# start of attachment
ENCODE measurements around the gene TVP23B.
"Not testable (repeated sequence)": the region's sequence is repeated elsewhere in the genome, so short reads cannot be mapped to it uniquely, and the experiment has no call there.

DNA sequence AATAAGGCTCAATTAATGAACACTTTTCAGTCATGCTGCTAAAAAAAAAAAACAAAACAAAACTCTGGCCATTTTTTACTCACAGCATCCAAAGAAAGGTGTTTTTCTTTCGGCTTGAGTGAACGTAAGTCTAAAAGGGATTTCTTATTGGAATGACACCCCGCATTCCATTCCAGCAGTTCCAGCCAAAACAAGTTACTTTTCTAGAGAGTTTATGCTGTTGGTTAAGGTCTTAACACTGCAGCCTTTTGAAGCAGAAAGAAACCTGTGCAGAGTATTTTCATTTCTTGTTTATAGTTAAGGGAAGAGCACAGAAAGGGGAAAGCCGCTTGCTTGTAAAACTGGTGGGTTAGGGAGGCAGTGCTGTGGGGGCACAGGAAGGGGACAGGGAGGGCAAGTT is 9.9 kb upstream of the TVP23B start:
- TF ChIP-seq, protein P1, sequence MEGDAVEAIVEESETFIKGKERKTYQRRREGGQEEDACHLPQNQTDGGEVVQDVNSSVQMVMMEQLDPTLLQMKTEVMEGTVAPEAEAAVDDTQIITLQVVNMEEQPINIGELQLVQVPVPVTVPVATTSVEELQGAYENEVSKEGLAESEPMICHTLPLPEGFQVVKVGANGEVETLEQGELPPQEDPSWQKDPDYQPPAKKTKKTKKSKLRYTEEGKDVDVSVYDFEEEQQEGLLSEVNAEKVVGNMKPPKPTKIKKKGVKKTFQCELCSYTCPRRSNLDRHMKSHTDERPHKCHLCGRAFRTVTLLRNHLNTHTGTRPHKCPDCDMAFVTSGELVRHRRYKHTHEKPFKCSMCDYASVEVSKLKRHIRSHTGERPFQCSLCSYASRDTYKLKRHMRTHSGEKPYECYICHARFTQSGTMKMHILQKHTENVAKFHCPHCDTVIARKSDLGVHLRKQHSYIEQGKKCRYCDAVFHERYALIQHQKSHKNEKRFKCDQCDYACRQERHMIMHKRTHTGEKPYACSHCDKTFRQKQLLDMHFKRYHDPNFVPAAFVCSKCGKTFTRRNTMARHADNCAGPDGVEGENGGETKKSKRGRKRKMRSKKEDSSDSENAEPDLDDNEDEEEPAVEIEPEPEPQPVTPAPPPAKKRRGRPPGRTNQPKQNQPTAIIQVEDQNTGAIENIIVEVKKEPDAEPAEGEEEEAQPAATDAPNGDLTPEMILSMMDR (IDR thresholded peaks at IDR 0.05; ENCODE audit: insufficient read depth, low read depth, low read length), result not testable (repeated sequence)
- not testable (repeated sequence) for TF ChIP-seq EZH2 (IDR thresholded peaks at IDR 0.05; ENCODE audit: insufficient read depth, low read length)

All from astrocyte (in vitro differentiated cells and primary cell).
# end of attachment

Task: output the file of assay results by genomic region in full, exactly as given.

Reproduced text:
ENCODE measurements around the gene TVP23B.
"Not testable (repeated sequence)": the region's sequence is repeated elsewhere in the genome, so short reads cannot be mapped to it uniquely, and the experiment has no call there.

DNA sequence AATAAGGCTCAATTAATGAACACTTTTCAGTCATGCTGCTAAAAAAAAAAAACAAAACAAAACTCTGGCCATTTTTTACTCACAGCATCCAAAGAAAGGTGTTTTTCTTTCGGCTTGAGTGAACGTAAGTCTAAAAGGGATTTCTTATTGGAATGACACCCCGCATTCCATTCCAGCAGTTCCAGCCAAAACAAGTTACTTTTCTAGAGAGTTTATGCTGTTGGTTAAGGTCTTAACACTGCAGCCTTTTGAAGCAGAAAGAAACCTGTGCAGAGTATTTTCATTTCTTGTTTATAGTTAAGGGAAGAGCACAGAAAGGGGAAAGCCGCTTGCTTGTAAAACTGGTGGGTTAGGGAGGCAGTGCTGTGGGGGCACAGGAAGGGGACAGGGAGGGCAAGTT is 9.9 kb upstream of the TVP23B start:
- TF ChIP-seq, protein P1, sequence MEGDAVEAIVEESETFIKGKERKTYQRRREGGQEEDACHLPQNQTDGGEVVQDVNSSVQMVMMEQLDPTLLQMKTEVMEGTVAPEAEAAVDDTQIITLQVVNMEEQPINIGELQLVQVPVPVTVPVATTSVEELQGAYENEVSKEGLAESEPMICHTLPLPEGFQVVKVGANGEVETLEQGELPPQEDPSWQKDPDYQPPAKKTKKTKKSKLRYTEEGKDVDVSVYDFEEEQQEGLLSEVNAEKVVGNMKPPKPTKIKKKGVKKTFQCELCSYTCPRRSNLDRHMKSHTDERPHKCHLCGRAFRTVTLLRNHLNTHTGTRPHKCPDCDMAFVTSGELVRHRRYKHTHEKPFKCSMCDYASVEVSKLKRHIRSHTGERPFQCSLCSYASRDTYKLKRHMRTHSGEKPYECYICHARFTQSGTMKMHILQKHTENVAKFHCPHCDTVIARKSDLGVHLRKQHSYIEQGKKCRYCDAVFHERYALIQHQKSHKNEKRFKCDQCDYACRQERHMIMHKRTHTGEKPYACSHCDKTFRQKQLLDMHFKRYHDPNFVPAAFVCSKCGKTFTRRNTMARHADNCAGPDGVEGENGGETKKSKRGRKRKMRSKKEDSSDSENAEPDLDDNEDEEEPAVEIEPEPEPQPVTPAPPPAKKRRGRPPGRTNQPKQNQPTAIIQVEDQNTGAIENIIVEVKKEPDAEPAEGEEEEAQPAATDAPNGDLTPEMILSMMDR (IDR thresholded peaks at IDR 0.05; ENCODE audit: insufficient read depth, low read depth, low read length), result not testable (repeated sequence)
- not testable (repeated sequence) for TF ChIP-seq EZH2 (IDR thresholded peaks at IDR 0.05; ENCODE audit: insufficient read depth, low read length)

All from astrocyte (in vitro differentiated cells and primary cell).